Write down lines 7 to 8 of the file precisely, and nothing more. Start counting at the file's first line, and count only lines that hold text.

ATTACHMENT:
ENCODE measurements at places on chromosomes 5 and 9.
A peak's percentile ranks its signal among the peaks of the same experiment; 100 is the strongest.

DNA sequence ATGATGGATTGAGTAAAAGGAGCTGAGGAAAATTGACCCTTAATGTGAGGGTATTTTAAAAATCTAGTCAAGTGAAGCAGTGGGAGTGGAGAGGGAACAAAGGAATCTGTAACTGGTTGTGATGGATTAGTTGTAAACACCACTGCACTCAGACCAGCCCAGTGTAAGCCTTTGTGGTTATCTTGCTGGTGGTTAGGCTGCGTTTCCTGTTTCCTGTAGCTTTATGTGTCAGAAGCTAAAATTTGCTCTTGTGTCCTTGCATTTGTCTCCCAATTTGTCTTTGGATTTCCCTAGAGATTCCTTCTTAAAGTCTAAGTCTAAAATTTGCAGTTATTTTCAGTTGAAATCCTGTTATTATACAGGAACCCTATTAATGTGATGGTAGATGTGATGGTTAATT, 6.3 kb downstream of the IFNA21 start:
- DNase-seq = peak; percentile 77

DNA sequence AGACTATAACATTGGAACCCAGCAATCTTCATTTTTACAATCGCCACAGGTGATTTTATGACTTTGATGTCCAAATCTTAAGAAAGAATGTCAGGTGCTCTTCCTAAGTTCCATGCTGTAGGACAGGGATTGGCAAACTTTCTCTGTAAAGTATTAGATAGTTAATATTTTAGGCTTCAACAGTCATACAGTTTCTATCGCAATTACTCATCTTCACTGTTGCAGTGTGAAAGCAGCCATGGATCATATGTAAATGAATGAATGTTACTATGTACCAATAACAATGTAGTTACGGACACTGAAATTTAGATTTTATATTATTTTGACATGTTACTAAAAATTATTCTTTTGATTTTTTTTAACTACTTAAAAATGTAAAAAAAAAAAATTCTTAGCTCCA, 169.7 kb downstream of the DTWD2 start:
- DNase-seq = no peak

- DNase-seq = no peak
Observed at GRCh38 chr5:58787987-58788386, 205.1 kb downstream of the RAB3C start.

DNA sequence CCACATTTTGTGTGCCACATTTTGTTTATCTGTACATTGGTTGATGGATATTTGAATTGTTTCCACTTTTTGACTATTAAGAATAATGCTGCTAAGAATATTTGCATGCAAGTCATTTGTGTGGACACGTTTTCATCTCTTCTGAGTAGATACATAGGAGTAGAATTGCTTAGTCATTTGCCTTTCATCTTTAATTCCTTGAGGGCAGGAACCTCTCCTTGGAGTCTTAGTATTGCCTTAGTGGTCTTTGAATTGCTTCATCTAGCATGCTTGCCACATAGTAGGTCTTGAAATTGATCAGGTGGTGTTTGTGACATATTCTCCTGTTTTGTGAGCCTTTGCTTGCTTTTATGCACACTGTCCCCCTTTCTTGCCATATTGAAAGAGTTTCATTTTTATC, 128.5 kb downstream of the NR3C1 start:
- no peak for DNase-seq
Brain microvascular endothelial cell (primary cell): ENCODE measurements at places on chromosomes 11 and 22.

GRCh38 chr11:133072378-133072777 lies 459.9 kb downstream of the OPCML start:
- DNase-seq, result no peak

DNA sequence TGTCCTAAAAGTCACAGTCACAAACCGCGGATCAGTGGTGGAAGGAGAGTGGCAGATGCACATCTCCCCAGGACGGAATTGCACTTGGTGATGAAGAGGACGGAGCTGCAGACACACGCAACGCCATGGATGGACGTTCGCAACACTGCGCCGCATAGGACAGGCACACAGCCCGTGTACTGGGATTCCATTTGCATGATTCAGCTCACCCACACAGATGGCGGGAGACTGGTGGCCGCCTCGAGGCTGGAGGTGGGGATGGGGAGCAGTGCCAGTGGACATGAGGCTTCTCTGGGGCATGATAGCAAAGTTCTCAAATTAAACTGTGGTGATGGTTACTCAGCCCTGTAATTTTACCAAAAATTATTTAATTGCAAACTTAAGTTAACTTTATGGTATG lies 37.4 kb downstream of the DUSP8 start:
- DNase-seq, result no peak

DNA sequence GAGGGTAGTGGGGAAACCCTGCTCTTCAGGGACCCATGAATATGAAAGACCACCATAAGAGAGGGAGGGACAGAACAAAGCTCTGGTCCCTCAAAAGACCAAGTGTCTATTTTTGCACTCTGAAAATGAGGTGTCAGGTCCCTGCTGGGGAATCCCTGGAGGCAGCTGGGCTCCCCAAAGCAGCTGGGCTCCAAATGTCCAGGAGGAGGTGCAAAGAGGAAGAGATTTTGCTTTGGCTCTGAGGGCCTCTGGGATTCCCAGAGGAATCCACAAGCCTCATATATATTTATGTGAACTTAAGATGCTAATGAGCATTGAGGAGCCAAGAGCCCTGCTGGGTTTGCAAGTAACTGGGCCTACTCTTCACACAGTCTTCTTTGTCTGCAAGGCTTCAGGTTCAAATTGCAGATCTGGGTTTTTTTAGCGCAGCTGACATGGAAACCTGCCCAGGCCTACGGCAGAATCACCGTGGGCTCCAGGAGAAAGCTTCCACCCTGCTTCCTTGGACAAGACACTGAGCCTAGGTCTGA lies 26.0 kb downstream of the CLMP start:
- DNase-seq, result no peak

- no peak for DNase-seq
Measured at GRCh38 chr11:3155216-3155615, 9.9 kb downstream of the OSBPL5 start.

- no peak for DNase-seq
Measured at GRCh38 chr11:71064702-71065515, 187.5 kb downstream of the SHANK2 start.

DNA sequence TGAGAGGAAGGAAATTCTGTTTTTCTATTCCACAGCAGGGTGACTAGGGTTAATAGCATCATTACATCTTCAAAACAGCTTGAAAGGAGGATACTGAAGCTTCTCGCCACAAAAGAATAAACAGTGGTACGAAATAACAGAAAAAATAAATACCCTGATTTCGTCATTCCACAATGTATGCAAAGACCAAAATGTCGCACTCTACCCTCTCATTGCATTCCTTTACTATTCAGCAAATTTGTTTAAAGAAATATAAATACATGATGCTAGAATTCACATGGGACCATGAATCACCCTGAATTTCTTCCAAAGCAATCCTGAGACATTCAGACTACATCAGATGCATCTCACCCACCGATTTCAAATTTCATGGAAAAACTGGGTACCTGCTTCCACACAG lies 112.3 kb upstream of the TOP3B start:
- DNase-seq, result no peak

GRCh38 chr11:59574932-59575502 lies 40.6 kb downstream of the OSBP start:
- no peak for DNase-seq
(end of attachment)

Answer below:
- DNase-seq = no peak
Observed at GRCh38 chr5:58787987-58788386, 205.1 kb downstream of the RAB3C start.